Community groups connect and collaborate to produce face masks

While the coronavirus COVID-19 continues to shut down physical spaces in communities, Wilmot residents are still looking for ways to help out.

Stephanie Goertz models one of the masks she made, using fabric donated by TCP - Photo Stephanie Goertz

On March 12, The Community Players of New Hamburg decided to postpone its productions of Beauty and the Beast and To Kill A Mockingbird until further notice, due to public health and safety concerns.

“We’ve been keeping our ear to the ground, trying to reschedule our shows, and we’ve continued to watch the news,” said TCP president Aaron Fewkes in a phone interview.

On April 6, Canada’s Chief Public Health Officer Theresa Tam advised that “Wearing a non-medical mask is an additional measure that you can take to protect others around you,” although she cautioned it won’t necessarily protect the wearer. “A non-medical mask can reduce the chance of your respiratory droplets coming into contact with others or landing on surfaces.”

“That got our team thinking,” said Fewkes. “We’ve changed our community sign in town to applaud front line workers and encourage people to stay home, but is there any other way we can help? My mind went to the fabric we have in storage.”

TCP’s costume team pulled out eight bolts of fabric, all of which are brand new and have never been used. “They’re left over from costumes that were made for previous shows that probably won’t be needed again.”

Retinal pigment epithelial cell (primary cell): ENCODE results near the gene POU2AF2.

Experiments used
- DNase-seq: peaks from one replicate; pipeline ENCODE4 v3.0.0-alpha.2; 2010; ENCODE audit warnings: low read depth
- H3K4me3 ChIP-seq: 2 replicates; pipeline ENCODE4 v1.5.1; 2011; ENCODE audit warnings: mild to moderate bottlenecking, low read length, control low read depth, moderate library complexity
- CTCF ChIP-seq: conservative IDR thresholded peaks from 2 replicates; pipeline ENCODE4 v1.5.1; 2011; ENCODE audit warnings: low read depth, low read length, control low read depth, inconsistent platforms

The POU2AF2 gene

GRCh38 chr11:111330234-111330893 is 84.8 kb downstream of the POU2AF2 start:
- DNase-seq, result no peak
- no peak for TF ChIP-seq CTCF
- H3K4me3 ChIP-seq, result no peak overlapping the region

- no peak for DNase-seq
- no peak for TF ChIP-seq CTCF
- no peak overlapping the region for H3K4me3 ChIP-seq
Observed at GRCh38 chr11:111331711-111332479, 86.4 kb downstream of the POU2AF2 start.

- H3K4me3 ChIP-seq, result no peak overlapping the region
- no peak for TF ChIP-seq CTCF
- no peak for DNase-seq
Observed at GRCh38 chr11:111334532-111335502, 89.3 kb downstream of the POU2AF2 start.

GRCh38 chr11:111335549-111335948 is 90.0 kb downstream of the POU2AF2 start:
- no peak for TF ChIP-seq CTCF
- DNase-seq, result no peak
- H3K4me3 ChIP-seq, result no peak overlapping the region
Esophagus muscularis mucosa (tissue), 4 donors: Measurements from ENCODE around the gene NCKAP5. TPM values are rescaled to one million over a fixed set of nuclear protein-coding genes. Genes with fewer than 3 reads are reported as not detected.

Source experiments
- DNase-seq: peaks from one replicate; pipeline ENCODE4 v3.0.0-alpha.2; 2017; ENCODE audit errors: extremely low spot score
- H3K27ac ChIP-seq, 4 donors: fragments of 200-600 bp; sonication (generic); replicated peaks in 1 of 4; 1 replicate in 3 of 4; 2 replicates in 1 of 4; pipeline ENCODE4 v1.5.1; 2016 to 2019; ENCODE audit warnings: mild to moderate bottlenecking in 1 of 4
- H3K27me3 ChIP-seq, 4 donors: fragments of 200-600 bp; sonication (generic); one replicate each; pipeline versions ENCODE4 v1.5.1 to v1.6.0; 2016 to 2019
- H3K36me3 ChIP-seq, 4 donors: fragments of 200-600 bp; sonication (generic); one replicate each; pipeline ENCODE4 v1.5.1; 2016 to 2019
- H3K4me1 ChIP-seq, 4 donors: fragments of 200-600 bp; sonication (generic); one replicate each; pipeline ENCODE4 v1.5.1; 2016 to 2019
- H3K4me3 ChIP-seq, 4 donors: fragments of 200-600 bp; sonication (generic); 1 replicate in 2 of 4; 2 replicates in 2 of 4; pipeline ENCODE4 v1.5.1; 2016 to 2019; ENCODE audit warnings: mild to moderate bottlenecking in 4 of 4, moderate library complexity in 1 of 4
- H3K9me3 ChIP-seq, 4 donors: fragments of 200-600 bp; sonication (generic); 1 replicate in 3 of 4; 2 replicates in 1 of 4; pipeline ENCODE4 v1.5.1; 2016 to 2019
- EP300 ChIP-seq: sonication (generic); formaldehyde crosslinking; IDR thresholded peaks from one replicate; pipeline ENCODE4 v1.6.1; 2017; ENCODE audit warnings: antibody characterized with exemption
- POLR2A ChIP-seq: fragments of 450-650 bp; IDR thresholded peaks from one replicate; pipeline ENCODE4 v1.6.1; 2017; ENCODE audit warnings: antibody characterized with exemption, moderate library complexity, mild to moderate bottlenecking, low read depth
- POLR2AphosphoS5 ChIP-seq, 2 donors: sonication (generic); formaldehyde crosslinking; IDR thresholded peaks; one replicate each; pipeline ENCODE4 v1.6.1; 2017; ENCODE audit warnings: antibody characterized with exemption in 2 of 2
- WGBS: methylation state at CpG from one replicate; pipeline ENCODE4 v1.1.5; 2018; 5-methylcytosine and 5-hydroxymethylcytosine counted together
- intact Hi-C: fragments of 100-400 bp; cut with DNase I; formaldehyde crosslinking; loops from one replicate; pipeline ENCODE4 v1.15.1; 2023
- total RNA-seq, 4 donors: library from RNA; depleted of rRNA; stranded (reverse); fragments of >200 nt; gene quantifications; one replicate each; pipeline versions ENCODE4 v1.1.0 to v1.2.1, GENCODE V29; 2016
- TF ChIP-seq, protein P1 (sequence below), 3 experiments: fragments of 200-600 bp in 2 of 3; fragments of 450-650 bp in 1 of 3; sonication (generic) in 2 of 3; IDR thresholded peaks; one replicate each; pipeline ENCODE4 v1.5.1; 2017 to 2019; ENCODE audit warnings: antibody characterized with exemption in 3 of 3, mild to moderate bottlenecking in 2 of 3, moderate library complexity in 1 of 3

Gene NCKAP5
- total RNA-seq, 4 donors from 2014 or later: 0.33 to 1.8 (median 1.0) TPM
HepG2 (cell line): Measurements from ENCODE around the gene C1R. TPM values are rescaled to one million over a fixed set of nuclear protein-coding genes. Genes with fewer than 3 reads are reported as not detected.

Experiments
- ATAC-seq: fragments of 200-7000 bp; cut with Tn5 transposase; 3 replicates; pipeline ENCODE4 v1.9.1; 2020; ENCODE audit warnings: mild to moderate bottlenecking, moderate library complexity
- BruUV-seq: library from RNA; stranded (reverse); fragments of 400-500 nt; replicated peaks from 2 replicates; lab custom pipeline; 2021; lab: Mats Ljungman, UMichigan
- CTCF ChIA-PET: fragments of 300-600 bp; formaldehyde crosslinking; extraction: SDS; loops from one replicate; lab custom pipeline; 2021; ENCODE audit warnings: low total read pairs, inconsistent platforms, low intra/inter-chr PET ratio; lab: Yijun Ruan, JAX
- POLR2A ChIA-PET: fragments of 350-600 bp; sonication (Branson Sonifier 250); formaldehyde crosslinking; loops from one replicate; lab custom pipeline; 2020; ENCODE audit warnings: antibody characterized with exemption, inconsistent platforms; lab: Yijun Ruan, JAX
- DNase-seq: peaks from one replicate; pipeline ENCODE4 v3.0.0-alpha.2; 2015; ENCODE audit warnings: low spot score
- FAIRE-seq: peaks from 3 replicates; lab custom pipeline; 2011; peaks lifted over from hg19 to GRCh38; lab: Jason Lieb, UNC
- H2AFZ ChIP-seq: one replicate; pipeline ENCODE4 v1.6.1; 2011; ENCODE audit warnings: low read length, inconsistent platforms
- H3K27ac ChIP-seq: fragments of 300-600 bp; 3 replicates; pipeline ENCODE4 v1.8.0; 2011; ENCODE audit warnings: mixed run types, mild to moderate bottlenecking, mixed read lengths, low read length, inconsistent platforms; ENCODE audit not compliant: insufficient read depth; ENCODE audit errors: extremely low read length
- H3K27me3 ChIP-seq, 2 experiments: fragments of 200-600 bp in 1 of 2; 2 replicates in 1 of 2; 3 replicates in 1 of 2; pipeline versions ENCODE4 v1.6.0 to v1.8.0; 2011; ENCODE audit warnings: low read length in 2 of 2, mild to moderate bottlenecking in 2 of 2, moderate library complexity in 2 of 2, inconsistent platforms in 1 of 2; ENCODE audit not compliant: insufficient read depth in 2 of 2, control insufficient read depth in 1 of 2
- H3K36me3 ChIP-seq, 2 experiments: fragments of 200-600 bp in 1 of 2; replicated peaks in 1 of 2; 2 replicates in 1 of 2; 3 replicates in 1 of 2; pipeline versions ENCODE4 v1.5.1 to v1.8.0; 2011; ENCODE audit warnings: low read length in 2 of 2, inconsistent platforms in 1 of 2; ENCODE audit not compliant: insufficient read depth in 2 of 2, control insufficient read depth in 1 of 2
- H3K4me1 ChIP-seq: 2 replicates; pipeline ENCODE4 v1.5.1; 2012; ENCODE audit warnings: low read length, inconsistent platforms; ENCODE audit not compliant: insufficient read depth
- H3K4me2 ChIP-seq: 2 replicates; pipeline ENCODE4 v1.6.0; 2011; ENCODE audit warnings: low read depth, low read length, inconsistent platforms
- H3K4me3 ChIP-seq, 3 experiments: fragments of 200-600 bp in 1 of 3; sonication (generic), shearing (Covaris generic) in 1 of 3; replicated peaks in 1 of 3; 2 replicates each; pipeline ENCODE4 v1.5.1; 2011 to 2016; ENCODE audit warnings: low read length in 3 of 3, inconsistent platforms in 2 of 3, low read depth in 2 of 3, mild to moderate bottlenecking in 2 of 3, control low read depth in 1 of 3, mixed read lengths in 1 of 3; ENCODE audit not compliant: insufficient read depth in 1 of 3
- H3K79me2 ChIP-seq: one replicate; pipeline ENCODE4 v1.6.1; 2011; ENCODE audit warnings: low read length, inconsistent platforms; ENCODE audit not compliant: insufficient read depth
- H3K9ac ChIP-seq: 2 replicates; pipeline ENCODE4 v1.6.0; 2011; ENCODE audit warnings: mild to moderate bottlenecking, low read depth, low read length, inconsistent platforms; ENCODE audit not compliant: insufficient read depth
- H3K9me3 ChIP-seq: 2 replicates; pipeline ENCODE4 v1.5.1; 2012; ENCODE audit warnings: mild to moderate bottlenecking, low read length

TCP president Aaron Fewkes with one of the bolts of fabric the theatre group is donating to make face masks. “TCP has many business partners in town who continue to work really hard, and we want to support them.” Photo – TCP

TCP president Aaron Fewkes with the bolts of fabric the theatre group is donating to make face masks. “TCP has many business partners in town who continue to work really hard, and we want to support them.” Photo – TCP

Fewkes emailed Wilmot’s councillors to see if they knew of any community members who would be able to put the fabric to good use, which led to a connection with St. Agatha resident Stephanie Goertz.

“About a week ago, I decided that I could help with fabric face masks,” said Goertz. “I was looking for something that I could do. I had a sewing machine tucked away in my closet that I hadn’t used for a while, and decided this was something I could do, since I wasn’t leaving my house.”

The fabric donation from TCP came at just the right time. “I have lots, and I’m planning on sharing with others so masks can be made quickly.”

Goertz sourced mask kits from Len’s Mill Stores in Waterloo. “The problem I found was that they fit small, and the elastic material they provided was very hard to sew, breaking numerous needles.”

“I searched online and found a pattern that could be done quickly, even if you handstitched instead of using a sewing machine. I’m hoping this means more people are willing to make masks.”

“The 70 masks that were sewn this weekend are supposed to go to Pfenning's Organic Farms’ employees, but since the masks are a bit small, I’m hoping to use the new pattern to make additional masks quickly, with greater variance in size.”

Goertz isn’t sure how many masks will be needed in the community. “Health Canada is now saying everyone should wear a mask. Wilmot would need several thousand to cover anyone still working and serving the public.”

“I definitely can’t do it on my own. My strength is in bringing people together and finding new possibilities so we can accomplish more with what we have. My plan is to work with others who are already coordinating the distribution of masks, so we aren’t trying to do similar jobs.”

Fewkes said he and Goertz intend to use the Wilmot Stronger Together Facebook group to find other businesses that might need masks. “TCP has many business partners in town who continue to work really hard, and we want to support them.”

“In small towns, it’s about building relationships. It’s those relationships that result in great things in our community. We are stronger together.”